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Review of The WEIRDest People in the World: How the West Became Psychologically Peculiar and Particularly Prosperous by Joseph Henrich

This is an important read for anyone interested in human behaviour, laying out in great detail the role of history, environment and culture in shaping psychology and how ultimately psychology has shaped history and culture (and arguably the environment) in return. (The European Enlightenment and some of the specific actions of European religion are mostly to blame.)

Henrich starts by outlining how the science of psychology is based on research on a very peculiar sample of people. He argues that almost all psychology is based on massively biased samples, and that while the world contains a great deal of psychological diversity, Western samples are anchored to an extreme end of the distribution of this diversity.

This explains many of the mistakes we make in decoding human behaviour, including the Fundamental Attribution Error, a particular favourite of mine. It’s really only WEIRD (Western, Educated, Industrialised, Rich, and Democratic) people who attribute actions and behaviours to what is “inside” a person rather than what is happening around them.

Joseph Henrich outlines three specific areas where the West is “WEIRD”:

  1. Individualism and personal motivation, including a focus on self over others, dispositional thinking (see above), low conformity and a desire for control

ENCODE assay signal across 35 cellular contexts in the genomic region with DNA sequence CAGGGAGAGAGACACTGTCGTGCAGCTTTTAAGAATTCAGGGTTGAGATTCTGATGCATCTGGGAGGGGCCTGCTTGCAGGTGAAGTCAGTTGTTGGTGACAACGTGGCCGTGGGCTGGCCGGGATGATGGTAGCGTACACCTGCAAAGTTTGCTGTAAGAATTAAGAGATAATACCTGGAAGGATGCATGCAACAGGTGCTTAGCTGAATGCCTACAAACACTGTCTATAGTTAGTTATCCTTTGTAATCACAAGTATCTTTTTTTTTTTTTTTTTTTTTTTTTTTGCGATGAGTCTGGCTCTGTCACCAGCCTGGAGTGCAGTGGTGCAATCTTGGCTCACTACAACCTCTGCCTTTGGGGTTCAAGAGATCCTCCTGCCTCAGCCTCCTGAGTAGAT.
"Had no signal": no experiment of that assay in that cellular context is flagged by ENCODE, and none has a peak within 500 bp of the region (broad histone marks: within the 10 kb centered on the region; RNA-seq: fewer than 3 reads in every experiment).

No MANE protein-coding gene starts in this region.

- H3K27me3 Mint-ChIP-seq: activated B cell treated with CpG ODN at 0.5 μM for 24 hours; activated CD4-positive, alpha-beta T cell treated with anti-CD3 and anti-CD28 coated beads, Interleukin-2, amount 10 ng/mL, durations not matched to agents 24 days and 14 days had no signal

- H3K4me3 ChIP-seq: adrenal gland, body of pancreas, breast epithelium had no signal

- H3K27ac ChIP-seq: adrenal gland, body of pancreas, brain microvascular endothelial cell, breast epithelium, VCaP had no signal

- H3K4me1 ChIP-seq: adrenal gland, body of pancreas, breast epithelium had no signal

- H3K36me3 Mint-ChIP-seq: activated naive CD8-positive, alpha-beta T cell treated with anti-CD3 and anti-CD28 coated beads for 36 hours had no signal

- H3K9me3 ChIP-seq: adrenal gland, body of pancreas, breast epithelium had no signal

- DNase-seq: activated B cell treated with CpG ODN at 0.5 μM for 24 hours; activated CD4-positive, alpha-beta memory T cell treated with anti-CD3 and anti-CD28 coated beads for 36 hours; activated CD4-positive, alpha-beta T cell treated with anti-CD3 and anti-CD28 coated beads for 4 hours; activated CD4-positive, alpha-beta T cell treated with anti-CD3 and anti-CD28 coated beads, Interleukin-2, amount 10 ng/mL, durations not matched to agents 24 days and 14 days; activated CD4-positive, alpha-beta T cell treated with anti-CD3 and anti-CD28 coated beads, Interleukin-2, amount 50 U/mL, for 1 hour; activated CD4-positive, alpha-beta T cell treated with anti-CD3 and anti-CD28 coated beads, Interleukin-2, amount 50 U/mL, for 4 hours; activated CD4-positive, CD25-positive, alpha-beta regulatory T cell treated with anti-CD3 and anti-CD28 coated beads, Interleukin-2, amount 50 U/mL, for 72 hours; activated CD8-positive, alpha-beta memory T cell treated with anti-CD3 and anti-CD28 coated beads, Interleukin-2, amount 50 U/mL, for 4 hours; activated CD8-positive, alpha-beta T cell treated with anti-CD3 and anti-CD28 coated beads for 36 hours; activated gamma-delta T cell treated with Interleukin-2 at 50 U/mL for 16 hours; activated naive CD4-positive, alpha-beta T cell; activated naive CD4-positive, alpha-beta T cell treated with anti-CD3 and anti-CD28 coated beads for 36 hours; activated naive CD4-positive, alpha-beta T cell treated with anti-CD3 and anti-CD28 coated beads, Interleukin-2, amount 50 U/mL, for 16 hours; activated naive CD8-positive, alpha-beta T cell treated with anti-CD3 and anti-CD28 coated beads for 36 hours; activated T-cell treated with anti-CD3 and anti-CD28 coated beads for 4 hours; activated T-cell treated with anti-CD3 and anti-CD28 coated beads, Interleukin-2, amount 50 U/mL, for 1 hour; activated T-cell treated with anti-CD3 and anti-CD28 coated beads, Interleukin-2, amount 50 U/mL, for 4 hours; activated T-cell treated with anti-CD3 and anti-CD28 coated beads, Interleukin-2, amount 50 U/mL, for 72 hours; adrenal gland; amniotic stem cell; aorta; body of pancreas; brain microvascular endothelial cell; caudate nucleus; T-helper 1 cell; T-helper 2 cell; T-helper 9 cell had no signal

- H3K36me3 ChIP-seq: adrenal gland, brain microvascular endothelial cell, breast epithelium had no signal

2. Impersonal prosociality, by which he means concepts of trust, fairness, honesty and cooperation with those outside your immediate social circle
  3. Perceptual and cognitive abilities, including a focus on analytical rather than holistic thinking, field independence (focusing on objects rather than context), and overconfidence in our own abilities

This is not a book for the feint-hearted, at 505 pages plus another 175 of notes and references, but it is packed with details, data and facts to support the central argument. Joseph Henrich takes ideas from evolutionary psychology, art history, biology, social psychology, historical studies and many more areas in a comprehensive and monumental argument about the modern history of humans, or specifically WEIRD humans.

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